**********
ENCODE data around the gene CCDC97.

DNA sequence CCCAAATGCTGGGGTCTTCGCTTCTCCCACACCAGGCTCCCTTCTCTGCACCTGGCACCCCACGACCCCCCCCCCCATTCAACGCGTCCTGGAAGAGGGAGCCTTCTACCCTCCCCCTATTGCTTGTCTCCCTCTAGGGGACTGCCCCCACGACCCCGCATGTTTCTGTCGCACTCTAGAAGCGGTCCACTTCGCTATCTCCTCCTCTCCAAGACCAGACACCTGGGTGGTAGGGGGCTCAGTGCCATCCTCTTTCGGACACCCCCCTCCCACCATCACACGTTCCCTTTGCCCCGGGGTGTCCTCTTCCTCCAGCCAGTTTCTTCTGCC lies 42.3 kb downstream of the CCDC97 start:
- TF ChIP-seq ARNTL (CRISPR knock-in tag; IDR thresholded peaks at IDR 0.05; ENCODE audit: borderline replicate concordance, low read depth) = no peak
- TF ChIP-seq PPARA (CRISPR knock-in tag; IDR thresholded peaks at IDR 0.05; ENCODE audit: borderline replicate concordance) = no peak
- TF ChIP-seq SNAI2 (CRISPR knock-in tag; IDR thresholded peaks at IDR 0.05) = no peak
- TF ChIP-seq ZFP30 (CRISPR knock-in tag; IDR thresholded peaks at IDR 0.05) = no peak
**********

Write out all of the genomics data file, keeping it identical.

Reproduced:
ENCODE data around the gene CCDC97.

DNA sequence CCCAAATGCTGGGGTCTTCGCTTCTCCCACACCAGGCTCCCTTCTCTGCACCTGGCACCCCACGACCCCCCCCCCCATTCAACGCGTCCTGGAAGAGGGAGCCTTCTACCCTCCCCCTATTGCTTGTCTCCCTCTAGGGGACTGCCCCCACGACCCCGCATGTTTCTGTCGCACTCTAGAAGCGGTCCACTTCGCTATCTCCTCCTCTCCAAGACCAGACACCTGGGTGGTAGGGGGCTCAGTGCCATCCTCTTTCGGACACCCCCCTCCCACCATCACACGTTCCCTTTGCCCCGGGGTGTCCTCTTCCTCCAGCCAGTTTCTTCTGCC lies 42.3 kb downstream of the CCDC97 start:
- TF ChIP-seq ARNTL (CRISPR knock-in tag; IDR thresholded peaks at IDR 0.05; ENCODE audit: borderline replicate concordance, low read depth) = no peak
- TF ChIP-seq PPARA (CRISPR knock-in tag; IDR thresholded peaks at IDR 0.05; ENCODE audit: borderline replicate concordance) = no peak
- TF ChIP-seq SNAI2 (CRISPR knock-in tag; IDR thresholded peaks at IDR 0.05) = no peak
- TF ChIP-seq ZFP30 (CRISPR knock-in tag; IDR thresholded peaks at IDR 0.05) = no peak